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Caring for a Three Legged Dog or Cat

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Senior dog with cancer of the joint...
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On The Road


Member Since:
24 September 2009
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17 October 2011 - 4:54 pm
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I found out about Tripawds from my oncologist and just joined today. I'm so glad that this forum exists. I've shed so many tears and had so much heartache about what the right thing to do is. Reading many of the stories shared here gives me hope and definitely helps with my decision making.

I have a 12 yr old border collie mix and he was recently diagnosed with synovial cell sarcoma in his front, left leg. He is a candidate for amputation. I guess it's been hard for to move forward because 1) he has moderate arthritis in both hind legs and 2) he is not showing any signs that the cancer is bothering him. He's eager to go on walks, sleeps fine, loves to eat and is just his usual self but has this cancer growing in his little leg.

With his arthritis, I worry that he'll have a hard time if I remove the front, left cancerous leg. I do have him on fish oil and glucosamine which has helped with the arthritis but am I going to cause him more distress with amputation? And the cancer is believed to be slow growing which is good but that really doesn't give us better treatment options. I feel guilty in making this drastic life change when he is otherwise feeling healthy at the moment. However, something needs to be done as the cancer will eventually affect him.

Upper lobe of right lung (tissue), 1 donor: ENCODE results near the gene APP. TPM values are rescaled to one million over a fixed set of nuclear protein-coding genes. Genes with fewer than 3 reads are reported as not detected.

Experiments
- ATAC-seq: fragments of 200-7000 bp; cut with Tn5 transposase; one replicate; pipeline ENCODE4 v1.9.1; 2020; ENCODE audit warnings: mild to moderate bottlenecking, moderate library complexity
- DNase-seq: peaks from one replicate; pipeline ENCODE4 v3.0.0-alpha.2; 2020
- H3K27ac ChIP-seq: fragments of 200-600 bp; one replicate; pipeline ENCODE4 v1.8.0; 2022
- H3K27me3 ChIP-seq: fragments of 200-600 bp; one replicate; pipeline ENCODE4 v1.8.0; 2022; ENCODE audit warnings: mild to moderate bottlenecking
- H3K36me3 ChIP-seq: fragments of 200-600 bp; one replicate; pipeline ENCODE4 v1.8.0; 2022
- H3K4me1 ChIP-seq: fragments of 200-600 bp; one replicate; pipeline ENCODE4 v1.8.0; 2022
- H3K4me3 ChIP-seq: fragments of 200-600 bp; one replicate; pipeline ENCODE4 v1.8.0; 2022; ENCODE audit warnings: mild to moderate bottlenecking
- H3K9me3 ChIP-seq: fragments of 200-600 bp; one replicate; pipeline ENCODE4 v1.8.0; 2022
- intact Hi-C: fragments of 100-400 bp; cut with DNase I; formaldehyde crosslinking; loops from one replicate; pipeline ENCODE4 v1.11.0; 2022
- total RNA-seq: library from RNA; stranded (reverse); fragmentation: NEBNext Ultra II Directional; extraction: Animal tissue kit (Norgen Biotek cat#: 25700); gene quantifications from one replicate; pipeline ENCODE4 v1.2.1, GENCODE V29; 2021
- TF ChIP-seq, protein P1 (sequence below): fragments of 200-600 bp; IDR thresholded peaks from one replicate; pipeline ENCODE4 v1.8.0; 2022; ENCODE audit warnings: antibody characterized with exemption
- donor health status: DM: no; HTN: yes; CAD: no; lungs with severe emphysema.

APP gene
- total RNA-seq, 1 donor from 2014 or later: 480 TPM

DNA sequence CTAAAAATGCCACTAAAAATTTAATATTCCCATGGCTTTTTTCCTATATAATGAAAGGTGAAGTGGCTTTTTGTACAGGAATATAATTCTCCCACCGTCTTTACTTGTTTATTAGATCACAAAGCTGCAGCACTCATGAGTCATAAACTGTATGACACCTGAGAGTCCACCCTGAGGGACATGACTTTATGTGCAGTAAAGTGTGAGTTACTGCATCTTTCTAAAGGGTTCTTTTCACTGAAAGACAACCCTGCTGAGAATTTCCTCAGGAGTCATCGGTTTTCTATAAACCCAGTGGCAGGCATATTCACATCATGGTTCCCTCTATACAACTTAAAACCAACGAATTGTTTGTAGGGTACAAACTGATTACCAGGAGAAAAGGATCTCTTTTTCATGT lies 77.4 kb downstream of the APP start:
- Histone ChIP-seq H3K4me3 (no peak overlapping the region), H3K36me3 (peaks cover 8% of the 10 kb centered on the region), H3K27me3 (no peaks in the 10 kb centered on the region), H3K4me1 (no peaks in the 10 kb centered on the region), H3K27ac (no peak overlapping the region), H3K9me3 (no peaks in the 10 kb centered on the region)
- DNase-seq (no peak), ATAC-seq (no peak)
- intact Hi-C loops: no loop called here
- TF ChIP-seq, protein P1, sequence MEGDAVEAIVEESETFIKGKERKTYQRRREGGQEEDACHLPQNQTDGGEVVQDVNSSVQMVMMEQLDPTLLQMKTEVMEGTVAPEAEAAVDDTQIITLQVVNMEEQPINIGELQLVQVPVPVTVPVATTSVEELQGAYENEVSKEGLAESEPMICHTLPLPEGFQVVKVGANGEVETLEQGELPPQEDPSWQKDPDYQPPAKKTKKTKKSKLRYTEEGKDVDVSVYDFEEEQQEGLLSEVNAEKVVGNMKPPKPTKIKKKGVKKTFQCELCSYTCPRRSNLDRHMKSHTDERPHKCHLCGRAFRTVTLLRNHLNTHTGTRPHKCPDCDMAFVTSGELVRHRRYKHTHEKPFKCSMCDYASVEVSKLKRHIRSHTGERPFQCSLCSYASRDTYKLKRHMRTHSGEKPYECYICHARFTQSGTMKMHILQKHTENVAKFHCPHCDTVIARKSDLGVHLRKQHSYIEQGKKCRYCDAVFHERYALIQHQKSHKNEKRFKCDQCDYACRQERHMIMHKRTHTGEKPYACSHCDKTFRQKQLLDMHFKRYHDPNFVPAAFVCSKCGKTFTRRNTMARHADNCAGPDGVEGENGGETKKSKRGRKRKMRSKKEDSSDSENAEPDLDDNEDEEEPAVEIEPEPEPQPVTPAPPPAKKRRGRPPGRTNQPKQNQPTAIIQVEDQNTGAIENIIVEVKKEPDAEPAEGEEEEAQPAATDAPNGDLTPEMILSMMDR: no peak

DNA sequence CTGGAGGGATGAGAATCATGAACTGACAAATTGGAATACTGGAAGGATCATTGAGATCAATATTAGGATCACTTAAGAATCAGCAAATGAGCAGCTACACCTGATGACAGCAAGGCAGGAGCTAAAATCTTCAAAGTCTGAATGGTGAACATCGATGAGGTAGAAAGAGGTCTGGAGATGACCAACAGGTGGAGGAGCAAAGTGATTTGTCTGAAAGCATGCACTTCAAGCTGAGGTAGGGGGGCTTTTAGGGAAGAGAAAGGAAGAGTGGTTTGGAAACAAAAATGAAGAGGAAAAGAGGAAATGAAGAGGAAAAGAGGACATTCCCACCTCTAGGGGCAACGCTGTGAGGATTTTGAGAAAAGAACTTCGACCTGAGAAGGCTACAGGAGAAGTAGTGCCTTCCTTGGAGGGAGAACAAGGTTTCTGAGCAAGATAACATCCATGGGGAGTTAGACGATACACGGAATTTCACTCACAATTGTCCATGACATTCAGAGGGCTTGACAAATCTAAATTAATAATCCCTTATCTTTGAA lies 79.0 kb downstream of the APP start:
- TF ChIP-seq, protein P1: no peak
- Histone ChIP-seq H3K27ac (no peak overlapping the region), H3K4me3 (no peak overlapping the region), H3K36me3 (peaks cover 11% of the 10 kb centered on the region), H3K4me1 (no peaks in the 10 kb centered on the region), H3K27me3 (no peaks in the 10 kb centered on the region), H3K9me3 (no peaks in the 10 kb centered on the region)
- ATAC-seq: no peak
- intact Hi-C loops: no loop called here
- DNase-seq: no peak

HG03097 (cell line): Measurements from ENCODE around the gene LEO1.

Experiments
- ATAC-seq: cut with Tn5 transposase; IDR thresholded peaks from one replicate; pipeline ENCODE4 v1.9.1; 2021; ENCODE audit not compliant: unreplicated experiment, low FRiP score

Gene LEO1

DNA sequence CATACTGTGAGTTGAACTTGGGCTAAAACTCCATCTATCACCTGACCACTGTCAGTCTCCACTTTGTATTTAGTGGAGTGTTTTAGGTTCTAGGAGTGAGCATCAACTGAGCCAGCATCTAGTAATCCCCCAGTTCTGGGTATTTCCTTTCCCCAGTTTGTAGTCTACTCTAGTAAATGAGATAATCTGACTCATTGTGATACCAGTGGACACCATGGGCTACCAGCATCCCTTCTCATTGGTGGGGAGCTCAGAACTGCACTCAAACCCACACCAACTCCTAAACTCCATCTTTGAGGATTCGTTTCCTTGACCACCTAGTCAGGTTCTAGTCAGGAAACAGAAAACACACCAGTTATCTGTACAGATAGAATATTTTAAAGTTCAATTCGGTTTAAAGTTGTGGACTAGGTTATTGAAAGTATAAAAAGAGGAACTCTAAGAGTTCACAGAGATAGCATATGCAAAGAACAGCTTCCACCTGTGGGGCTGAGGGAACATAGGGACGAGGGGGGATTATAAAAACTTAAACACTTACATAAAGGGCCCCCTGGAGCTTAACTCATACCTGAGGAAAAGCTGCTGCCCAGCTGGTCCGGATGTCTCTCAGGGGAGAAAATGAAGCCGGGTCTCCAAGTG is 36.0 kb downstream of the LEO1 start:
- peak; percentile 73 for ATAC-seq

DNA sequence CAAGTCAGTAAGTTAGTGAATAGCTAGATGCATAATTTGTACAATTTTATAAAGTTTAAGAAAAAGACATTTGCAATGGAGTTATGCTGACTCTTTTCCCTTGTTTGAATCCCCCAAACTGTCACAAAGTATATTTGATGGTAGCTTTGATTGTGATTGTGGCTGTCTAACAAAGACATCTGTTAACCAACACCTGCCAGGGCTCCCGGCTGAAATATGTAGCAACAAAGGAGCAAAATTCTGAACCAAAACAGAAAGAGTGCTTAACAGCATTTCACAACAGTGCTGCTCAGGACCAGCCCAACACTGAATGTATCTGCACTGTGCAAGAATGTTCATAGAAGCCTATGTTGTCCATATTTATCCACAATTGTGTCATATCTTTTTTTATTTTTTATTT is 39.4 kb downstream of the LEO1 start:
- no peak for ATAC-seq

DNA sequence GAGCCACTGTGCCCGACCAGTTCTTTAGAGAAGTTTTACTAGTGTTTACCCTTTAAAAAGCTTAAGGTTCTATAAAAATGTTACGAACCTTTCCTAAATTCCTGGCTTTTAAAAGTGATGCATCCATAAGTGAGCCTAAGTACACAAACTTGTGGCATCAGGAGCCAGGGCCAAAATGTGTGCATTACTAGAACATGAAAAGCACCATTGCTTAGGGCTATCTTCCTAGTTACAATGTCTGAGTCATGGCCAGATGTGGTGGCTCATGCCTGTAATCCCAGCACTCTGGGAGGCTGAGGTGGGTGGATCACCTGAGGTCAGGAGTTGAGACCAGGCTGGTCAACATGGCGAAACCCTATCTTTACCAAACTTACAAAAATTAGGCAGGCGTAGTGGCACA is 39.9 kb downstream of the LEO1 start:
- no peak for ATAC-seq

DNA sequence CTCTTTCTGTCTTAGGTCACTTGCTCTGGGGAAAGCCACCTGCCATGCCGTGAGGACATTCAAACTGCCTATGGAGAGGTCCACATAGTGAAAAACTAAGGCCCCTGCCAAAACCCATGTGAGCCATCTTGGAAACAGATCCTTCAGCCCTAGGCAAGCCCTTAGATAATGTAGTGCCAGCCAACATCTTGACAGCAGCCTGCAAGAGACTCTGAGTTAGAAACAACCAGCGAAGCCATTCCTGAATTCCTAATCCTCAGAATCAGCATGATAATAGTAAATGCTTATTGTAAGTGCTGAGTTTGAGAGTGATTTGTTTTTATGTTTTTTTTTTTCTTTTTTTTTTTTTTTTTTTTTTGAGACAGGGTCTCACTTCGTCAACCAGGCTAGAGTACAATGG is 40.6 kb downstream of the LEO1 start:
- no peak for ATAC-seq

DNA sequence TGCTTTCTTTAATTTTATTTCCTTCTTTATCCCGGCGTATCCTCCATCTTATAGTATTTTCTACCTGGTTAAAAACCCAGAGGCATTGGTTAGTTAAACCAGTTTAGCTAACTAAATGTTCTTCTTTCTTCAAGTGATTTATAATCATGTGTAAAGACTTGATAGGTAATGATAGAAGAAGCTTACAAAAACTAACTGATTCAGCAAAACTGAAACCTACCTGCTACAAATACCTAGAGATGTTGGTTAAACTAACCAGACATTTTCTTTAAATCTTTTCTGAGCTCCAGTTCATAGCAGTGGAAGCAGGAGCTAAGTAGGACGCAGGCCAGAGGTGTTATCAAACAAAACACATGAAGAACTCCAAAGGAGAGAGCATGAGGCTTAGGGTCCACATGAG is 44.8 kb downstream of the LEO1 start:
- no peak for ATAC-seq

Any advice from dog owners that have similar situations and have gone through with amputation? How are senior dogs with arthritis coping with a missing front leg?

Tripawds Founders Jim and Rene
tripawds.com | tripawds.org | bemoredog.net | triday.pet

On The Road


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17 October 2011 - 7:20 pm
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Hi there. Thank you so much for the kind words and joining us. We know what a tough decision this is, and hopefully we can help make it easier.

First off, what does your vet think about his candidacy as a Tripawd? And have you had a second opinion to back that up? Another assessment could really help in your decisionmaking.

The cancer isn't one of the worst ones, so I can most definitely see your dilemma. Have the doctors said anything about the odds of him living out his normal lifespan with the cancer and without doing amputation?

Unfortunately there is no right decision in this matter, since you know your dog better than anyone here. I can point you to stories about senior Tripawds, like Calpurnia, who became a Tripawd at age 12 I believe, and went on to live to be a vibrant 15 year old senior gal. Others like Sami, had her surgery at about the same age as your pup.

I wish i could look these stories up for you tonight but I'm on a really LAME internet connection and it's super slow. Just search the Forums fr "Senior Dog" and the News blog for "Sami" and "Calpurnia." Lots of other dogs here are also seniors and doing great, like Sammy with a "Y" (you'll find him here and in the Dog Blogs), and so many more.

Who is your oncologist? Please thank her/him for sending you our way. What an honor!